The One-Day Cup is a fifty-over limited overs cricket competition for the English first-class counties. It replaces the ECB 40 from 2014 onwards, increasing the number of overs from 40 to 50 in order to bring the competition in line with One Day Internationals. The competition consists of two groups of nine teams, from which the top four teams from each group progress to the quarter-finals. Lord's hosted the inaugural final of the competition on Saturday 20 September 2014. Unlike in the previous competition neither the national teams of Scotland or the Netherlands, nor the Unicorns cricket team—a team formed of players who do not have first-class contracts—will participate in the competition. One-Day Cup games have List A status.
Men's: The Ford Trophy is played annually between six teams based upon the first-class associations: Northern Knights, Auckland Aces, Central Stags, Wellington Firebirds, Canterbury Wizards and Otago Volts. Its name and format have changed over the years; it was first played in 1971-72 as the "New Zealand Motor Corporation Knockout Tournament". It is now played as a double round-robin (home and away) with team 1 gaining direct entry to the final and teams 2 and 3 contesting a semi-final. Games are played to ODI rules with many day-night matches.
Test cricket is played in innings (the word denotes both the singular and the plural). In each innings, one team bats and the other bowls (or fields). Ordinarily four innings are played in a Test match, and each team bats twice and bowls twice. Before the start of play on the first day, the two team captains and the match referee toss a coin; the captain who wins the toss decides whether his team will bat or bowl first.
The Ashes 2019 starts with the first Test match on 1-5 August at the Edgbaston Cricket Ground, Birmingham, England. The Australian Test Cricket team will battle it out with the England Test Cricket team across five Test matches, all played in England as listed below with dates of the matches and broadcast times for Australia Eastern Standard Time. Channel 9 and Wide World of Sports will host pre-game and post-game coverage that starts at 7.30pm and ends at 3.30am.

20 teams compete in the Premier Limited-Overs Tournament, which is an expansion from 16 in the last season. Games are played over 50 overs per side, and the teams are divided into two groups, where each team meets the other once over a period of a month. The four top teams from each group qualify for the quarter-finals, and there is then a direct knock-out system until a winner is found after three knock-out stages. The competing teams are:
In 1970, a series of five "Test matches" was played in England between England and a Rest of the World XI. These matches, originally scheduled between England and South Africa, were amended after South Africa was suspended from international cricket because of their government's policy of apartheid. Although initially given Test status (and included as Test matches in some record books, including Wisden Cricketers' Almanack), this was later withdrawn and a principle was established that official Test matches can only be between nations (although the geographically and demographically small countries of the West Indies have since 1928 been permitted to field a coalition side). Despite this, in 2005, the ICC ruled that the six-day Super Series match that took place in October 2005, between Australia and a World XI, was an official Test match. Some cricket writers and statisticians, including Bill Frindall, ignored the ICC's ruling and excluded the 2005 match from their records. The series of "Test matches" played in Australia between Australia and a World XI in 1971–72 do not have Test status. The commercial "Supertests" organised by Kerry Packer as part of his World Series Cricket enterprise and played between "WSC Australia", "WSC World XI" and "WSC West Indies" from 1977 to 1979 have never been regarded as official Test matches.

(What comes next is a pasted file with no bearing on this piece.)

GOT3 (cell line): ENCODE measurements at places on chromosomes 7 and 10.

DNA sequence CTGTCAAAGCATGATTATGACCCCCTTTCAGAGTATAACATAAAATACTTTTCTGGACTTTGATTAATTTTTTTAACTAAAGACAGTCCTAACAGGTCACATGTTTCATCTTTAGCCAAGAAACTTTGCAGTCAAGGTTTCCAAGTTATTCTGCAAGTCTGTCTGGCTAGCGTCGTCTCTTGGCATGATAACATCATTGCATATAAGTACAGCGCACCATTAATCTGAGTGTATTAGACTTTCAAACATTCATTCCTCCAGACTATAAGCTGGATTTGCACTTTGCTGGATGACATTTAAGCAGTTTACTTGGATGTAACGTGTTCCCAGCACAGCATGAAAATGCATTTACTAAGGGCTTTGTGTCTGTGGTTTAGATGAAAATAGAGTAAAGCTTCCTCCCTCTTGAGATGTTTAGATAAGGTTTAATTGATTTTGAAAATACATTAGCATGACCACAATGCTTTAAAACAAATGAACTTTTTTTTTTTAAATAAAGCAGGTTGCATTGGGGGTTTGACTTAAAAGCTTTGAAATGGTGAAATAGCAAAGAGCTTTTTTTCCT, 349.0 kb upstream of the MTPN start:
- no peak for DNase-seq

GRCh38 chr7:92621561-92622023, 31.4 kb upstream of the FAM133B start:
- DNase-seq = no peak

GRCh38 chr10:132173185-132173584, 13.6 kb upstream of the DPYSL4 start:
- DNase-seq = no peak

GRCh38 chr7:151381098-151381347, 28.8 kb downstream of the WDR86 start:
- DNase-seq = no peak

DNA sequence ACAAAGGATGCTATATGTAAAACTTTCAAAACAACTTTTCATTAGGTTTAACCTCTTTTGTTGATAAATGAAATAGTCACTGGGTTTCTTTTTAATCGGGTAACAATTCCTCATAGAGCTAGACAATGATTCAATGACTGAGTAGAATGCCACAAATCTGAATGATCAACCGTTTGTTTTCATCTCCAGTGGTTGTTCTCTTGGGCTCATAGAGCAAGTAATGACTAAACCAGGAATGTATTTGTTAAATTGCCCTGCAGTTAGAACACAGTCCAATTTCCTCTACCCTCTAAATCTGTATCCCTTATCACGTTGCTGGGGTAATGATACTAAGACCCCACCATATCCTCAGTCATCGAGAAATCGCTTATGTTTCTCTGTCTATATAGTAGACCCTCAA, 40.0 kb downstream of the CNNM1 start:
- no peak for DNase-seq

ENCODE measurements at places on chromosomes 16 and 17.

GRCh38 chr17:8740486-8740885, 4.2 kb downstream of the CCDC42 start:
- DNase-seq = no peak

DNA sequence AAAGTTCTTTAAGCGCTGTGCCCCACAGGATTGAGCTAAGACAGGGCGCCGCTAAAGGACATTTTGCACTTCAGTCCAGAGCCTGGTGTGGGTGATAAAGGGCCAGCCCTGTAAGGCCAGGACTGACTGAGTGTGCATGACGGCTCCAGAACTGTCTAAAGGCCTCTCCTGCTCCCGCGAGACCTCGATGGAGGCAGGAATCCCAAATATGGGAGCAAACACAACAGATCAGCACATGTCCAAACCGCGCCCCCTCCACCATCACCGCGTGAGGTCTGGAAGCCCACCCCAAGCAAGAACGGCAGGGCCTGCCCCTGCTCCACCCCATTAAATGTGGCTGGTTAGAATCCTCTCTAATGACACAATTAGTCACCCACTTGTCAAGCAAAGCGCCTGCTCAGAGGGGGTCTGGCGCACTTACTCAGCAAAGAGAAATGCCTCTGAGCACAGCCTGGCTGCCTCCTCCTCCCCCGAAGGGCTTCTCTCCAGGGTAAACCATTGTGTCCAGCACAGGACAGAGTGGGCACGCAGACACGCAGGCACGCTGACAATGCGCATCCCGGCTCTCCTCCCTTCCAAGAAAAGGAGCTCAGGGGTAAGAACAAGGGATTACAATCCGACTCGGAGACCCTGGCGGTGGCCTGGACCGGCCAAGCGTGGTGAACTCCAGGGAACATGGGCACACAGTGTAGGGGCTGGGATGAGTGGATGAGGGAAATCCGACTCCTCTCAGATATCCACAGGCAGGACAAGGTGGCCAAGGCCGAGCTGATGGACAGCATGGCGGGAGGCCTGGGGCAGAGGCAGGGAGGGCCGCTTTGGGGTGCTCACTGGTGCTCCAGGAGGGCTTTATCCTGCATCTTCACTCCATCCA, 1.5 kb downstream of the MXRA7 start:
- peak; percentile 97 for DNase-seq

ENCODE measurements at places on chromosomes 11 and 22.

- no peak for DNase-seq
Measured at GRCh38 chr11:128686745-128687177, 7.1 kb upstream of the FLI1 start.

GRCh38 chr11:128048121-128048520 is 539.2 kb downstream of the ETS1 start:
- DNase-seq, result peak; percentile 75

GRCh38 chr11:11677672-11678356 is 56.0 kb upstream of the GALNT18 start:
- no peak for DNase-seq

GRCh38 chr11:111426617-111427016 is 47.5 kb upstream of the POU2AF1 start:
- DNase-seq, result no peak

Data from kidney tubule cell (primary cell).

Statisticians have developed criteria to determine which matches count as Tests, if they were played before the formal definition of Test status. The first list of matches considered to be "Tests" was drawn up by Clarence Moody, an Australian, in the mid-1890s. Representative matches played by simultaneous England touring sides of 1891–92 (in Australia and South Africa) and 1929–30 (in the West Indies and New Zealand) are deemed to have "Test status".

Test cricket is played in innings (the word denotes both the singular and the plural). In each innings, one team bats and the other bowls (or fields). Ordinarily four innings are played in a Test match, and each team bats twice and bowls twice. Before the start of play on the first day, the two team captains and the match referee toss a coin; the captain who wins the toss decides whether his team will bat or bowl first.
Things could have been far worse for the tourists too, had rain not washed away 17 overs for the day in a two-hour delay either side of the tea break. The pair’s stand was the highest in pink-ball history, overtaking the 248 runs Englishmen Joe Root and Alastair Cook combined for against West Indies in 2017. It was also the highest second-wicket stand of all time for Australia against Pakistan, surpassing Mark Taylor and Justin Langer’s 279 in Peshawar in 1998.
20 teams compete in the Premier Limited-Overs Tournament, which is an expansion from 16 in the last season. Games are played over 50 overs per side, and the teams are divided into two groups, where each team meets the other once over a period of a month. The four top teams from each group qualify for the quarter-finals, and there is then a direct knock-out system until a winner is found after three knock-out stages. The competing teams are:
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